I didn’t realize that Caigibi would keep me on, but there we go, that’s how we roll. Caveboy is three ladies who can rockrockrockrock. Tough and reverby, like a Brooklyn coffee joint around 11 a.m. in all black and attitude, Caveboy was my perfect espresso. It was such authentic music, all heart, all sweat, all joy, reminding me that I love to rock. I love seeing a band get on stage and just give’r. I love when that band sounds like something you could listen to a thousand times and learn all the lyrics and never get bored. And I love it that they were all women. Yeah, Caveboy is another new favorite of mine, new wave but rocking. I liked them so much that I went back and caught them at Rialto Hall.
Partner at Cagibi
Helloooooo Maritimes. Please make that 20 hour drive more often and head our way. Montreal has a sound which is sort of retro chic. East coast sound involves a lot of guitars. The result is richly layered music, kind of garage-band sounding, a little off kilter, but not really off kilter. Partner can probably play any Sloan tune better than Sloan can (and I like Sloan a lot, so boo to all the haters). What I mean is that they are just so likable, so catchy, fuzzy without being annoying, grand without arrogance. Another fantastic rock band that makes my list of things I love.
Mary Ocher at the Goethe
Bedecked in gold with enormous glasses, Mary Ocher was the edge. Not edgy. This was actual edge. I liked it too. Her personality is endearing, welcoming — not exclusionary. That doesn’t mean she’s folky. She’s a total weirdo, an “outsider” art type, and that is half the charm. The music is art rock in the vein of David Byrne, Lou Reed, and John Cale. Sonic, chaotic, poetic, each song was super short and there was no way to tell when it ended until she said, “Thank you.” I thought this squat style music fit perfectly in the swanky subdued Goethe library, amidst books and computers and comfy chairs. Her talent as a singer came through in how she was able to perform screechy songs to guitar without ear-breaking screeches, and then turn around and hit the piano keys with mastery à la Tori Amos. The crowd wore a lot of stylish glasses too.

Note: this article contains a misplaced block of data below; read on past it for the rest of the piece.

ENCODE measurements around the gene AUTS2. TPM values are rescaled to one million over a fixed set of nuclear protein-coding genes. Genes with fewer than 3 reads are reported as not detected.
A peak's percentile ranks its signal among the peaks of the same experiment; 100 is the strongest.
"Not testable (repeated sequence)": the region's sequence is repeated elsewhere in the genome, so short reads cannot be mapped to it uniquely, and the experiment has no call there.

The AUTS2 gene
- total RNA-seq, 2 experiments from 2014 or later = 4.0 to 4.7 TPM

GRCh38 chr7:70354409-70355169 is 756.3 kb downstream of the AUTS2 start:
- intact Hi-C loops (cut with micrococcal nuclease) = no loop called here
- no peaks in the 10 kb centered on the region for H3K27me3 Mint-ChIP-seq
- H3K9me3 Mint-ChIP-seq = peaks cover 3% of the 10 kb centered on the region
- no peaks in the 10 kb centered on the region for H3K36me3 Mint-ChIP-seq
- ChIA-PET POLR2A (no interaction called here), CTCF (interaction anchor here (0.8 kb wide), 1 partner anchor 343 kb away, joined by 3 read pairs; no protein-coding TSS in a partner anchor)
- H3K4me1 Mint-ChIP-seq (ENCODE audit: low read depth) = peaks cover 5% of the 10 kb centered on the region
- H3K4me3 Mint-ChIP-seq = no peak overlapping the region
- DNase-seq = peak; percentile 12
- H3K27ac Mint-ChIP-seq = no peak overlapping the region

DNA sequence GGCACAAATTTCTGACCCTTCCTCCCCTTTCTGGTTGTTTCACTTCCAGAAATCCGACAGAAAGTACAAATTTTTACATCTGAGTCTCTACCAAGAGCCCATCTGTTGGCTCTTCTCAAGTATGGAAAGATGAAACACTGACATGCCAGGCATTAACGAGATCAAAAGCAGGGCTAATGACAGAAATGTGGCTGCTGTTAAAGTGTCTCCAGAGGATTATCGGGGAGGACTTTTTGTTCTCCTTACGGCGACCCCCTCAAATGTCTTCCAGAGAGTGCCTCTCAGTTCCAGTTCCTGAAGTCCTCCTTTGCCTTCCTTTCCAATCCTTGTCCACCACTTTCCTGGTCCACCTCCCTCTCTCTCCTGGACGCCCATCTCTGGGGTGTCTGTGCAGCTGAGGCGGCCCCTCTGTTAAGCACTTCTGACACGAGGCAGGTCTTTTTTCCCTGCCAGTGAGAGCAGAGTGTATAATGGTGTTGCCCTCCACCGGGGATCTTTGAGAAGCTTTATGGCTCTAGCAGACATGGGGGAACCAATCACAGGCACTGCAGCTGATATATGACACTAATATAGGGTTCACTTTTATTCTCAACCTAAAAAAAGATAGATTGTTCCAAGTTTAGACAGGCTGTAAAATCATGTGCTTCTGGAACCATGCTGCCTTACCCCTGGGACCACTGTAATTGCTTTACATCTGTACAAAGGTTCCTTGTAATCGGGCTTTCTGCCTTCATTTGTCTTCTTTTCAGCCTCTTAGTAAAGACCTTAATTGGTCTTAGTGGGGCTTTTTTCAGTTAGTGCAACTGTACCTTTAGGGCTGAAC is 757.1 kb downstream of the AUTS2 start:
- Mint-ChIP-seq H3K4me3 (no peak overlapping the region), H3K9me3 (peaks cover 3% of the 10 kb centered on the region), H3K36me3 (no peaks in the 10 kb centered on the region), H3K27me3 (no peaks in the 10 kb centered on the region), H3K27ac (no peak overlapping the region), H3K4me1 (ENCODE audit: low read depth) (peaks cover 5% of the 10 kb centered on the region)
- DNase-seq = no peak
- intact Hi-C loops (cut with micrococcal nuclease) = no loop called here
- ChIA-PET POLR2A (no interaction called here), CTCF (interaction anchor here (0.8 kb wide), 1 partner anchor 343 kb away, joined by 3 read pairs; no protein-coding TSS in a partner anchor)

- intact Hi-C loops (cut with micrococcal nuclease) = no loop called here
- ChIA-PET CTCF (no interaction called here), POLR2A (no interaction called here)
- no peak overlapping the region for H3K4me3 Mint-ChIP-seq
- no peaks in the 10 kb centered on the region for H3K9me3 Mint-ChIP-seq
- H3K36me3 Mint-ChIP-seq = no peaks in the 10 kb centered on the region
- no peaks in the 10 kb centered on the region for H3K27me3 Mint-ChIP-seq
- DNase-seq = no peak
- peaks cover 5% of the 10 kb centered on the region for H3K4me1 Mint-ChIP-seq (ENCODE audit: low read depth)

Small Feet at the Rialto Hall
Scandinavian duo Small Feet asked for more reverb and they got it. The sound came out bigger for the drummer and singer/guitarist. The lead singer had a nice voice, could whistle well, and delivered one introspective tune after another. It was a subdued set with an Americana folk touch to it. The intimacy between the singer and the drummer also added to the atmosphere of woodsy nostalgia. This is cabin music for cold winter nights when you want to feel like the place is haunted and your heart longing.
Salivation Army at Late Night Little Burgundy
Her hair and outfit were perfect. Too few people caught this cool DJ in the basement of the Rialto annex section. Or maybe the room was too big and the live music too appealing to resist. Nonetheless, Salivation Army plays music that makes your ass move. I wandered in with one of the volunteers early in the evening and we dug her house style. I came back later and she was playing what I think would be Afrobeat and dancehall (I wandered in a few times between other shows). She switched from style to style, all the while singing along to the songs. This is music where you start dancing and don’t stop.
Junglepussy at Late Night Little Burgundy
I told myself I’d catch this rapper and little did I know, so did everyone else. 23 years old, but with a stage presence of someone far older. The crowd loved her. She slapped everyone’s hand, sensuously writhed her body, and rapped her heart out.
Bonus bad photos